Shelly Vincent Feels Rejuvenated After Determination To Return To The Sport


Shelly Vincent had had big fights before. She fought Heather Hardy twice, once on NBC Sports Network and once on HBO. That rematch with Hardy was at Madison Square Garden and with a world title at stake.

But none of that compared to Vincent’s eight-round win over Shelly Barnett at the Mass Mutual Center in Springfield on November 27th. That was probably their greatest fight of all time.

“It was the most important battle for my mental health and for me,” said Vincent, who made her first start since defeating Karen Dulin in August 2019. “I really couldn’t care what happens to boxing now. It’s more to me than it was when I started. ”

Oddly enough, Vincent made her professional debut a little over a decade ago, defeating the same Karen Dulin on October 7, 2011. She was a late starter in the sport, making her debut at age 32, but she was studying a quick one, piling victory after victory while becoming a legitimate ticket seller in the New England boxing scene.

Ultimately, she became a contender and built a nice rivalry with Hardy. When the two finally met in 2016, they had one of the best fights in women’s boxing history. But the end result – a majority vote for Hardy – still doesn’t go well with the Rhode Islanders.

“The judges made me really dirty in the first fight,” said Vincent. “Still, I don’t care what someone says, I hit her, I hurt her. If you look at it you can clearly see that I won. She won the second fight, okay, she undoubtedly won. But you know that I’ll talk about the first one. “

She laughs and admits that the second decision Hardy made more than two years later was a legitimate one in her eyes. Despite the results, Vincent’s stock didn’t fall, and it took three wins before leaving the sport. The decision surprised many, but Vincent followed suit from longtime trainer Peter Manfredo Sr.’s suggestion that it was time to leave at the age of 40.

“For him it was just the number,” said Vincent. “I never really wanted to retire. Pete was like my father and he kept telling me, ‘You’re old, retiring, going to the top, don’t be one of those people who stay too long.’ “

Vincent took her trainer’s advice, but almost immediately it didn’t suit her. Then came the COVID-19 pandemic and her mental state worsened.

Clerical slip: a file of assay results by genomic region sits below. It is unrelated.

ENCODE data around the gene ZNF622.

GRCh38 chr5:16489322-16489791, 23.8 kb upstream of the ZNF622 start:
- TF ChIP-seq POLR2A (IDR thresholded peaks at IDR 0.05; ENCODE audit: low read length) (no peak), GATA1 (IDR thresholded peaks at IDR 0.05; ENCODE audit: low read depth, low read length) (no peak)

“Boxing has always been like therapy for me,” she says. “Well, it was just too much to take away from me. And then COVID came and I’m not going to lie, my depression got really bad when I was locked in the house. ”

Ultimately, she decided to make a comeback. Manfredo Sr. was no longer to be seen, but the two parted amicably.

“He and me went back and forth, back and forth, but he really doesn’t want to see me fight anymore, so I’ve got a new coach,” said Vincent. “Me and Pete are great, but he doesn’t want to be there if I am ever hurt. I tried to explain to him that it is different with women. It’s not like boys – the risk isn’t there, we don’t have the one clout, at least not many of us, and women’s bodies are different. But he just didn’t get it. I understand, and we have chosen to keep our friendship and relationship going. “

Enter Dave Keefe.

“I turned to Dave Keefe, Demetrius Andrade’s old coach, and we started to work,” she said. “And it worked. I feel like I look sharper than ever. I look really sharp. And I did it southpaw.”

Yes, Vincent returned to the ring, and in her 29th professional fight, she did an inverted balboa (in Rocky II) and turned around. And to be honest, she looked sharp with no hint of ring rust when she shut Barnett out, even if she has a little secret to reveal.

“I was born left-handed,” she says. “My mother made me right-handed because my grandfather told her that left-handed people are wrong. (laughs) But when I draw, I draw with my right hand and paint with my left hand. When I played guitar, I played with my left hand. When I played basketball, I would shoot with my right hand when I was on the right side of the court. When I was on the left side, I would shoot with my left hand. “

And now she can fight left-handed, and even at 42 it seems like there’s still enough in the tank to do another run. Is that the plan? Maybe, but not exactly. After battling Barnett for £ 124 ¼, she’s hoping to return at the start of the new year at £ 122 and then drop to 118, which is what she’s hoping for a title bout. Sounds like a plan, but she also plays it fight after fight.

“It could be two or three fights; It could be a year or two – it all depends on my body and my legs, ”she said. “It never depends on age; it depends on the age of the legs. And my legs are good. “

More importantly, her head is in the right place and the heart that was always in it is still there. Everything else does not matter.

“I’ve already done everything I wanted to do,” said Vincent. “I fought for women to be on TV, we got on TV, we fought for equality and women are treated better. I just wanted to show young children who were like me – raped, abused, or suicidal and depressed – that you can fight your way out of anything and change things. It was always that, and to show my mother that I am the person she was trying to make me and not the child she had, it was all lost and confused. “

Vincent’s mother Tania, who tragically died of leukemia at the age of 37, would surely be proud of what her daughter has become, especially considering that her boxing trip is not just for her, but for those who do go through the same trauma that she experienced.

But the million dollar question is, now that Shelly Vincent is back, is she at peace?

“I’m always closer to peace when I box and do what I love,” she said. “I felt pressure go from my heart when I got back in there.”



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